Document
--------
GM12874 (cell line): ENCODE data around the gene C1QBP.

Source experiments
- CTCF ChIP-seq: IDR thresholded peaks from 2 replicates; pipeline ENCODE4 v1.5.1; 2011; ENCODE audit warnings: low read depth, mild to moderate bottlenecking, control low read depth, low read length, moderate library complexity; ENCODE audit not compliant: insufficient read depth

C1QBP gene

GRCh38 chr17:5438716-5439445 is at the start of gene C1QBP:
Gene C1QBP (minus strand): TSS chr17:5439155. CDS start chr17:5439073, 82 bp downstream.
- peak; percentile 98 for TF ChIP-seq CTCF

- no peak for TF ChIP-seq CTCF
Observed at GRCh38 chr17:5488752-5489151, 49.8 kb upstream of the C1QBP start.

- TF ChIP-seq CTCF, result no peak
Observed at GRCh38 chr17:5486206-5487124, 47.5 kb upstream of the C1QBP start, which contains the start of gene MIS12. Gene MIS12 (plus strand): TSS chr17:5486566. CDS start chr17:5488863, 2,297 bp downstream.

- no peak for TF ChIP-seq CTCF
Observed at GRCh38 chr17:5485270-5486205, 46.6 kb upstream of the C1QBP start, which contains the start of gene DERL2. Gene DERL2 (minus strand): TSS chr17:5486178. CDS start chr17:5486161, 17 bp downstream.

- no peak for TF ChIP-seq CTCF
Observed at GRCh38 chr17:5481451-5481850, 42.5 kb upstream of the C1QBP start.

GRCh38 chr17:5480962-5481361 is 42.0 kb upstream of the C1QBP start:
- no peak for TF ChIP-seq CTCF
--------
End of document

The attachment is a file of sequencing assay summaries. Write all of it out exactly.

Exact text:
GM12874 (cell line): ENCODE data around the gene C1QBP.

Source experiments
- CTCF ChIP-seq: IDR thresholded peaks from 2 replicates; pipeline ENCODE4 v1.5.1; 2011; ENCODE audit warnings: low read depth, mild to moderate bottlenecking, control low read depth, low read length, moderate library complexity; ENCODE audit not compliant: insufficient read depth

C1QBP gene

GRCh38 chr17:5438716-5439445 is at the start of gene C1QBP:
Gene C1QBP (minus strand): TSS chr17:5439155. CDS start chr17:5439073, 82 bp downstream.
- peak; percentile 98 for TF ChIP-seq CTCF

- no peak for TF ChIP-seq CTCF
Observed at GRCh38 chr17:5488752-5489151, 49.8 kb upstream of the C1QBP start.

- TF ChIP-seq CTCF, result no peak
Observed at GRCh38 chr17:5486206-5487124, 47.5 kb upstream of the C1QBP start, which contains the start of gene MIS12. Gene MIS12 (plus strand): TSS chr17:5486566. CDS start chr17:5488863, 2,297 bp downstream.

- no peak for TF ChIP-seq CTCF
Observed at GRCh38 chr17:5485270-5486205, 46.6 kb upstream of the C1QBP start, which contains the start of gene DERL2. Gene DERL2 (minus strand): TSS chr17:5486178. CDS start chr17:5486161, 17 bp downstream.

- no peak for TF ChIP-seq CTCF
Observed at GRCh38 chr17:5481451-5481850, 42.5 kb upstream of the C1QBP start.

GRCh38 chr17:5480962-5481361 is 42.0 kb upstream of the C1QBP start:
- no peak for TF ChIP-seq CTCF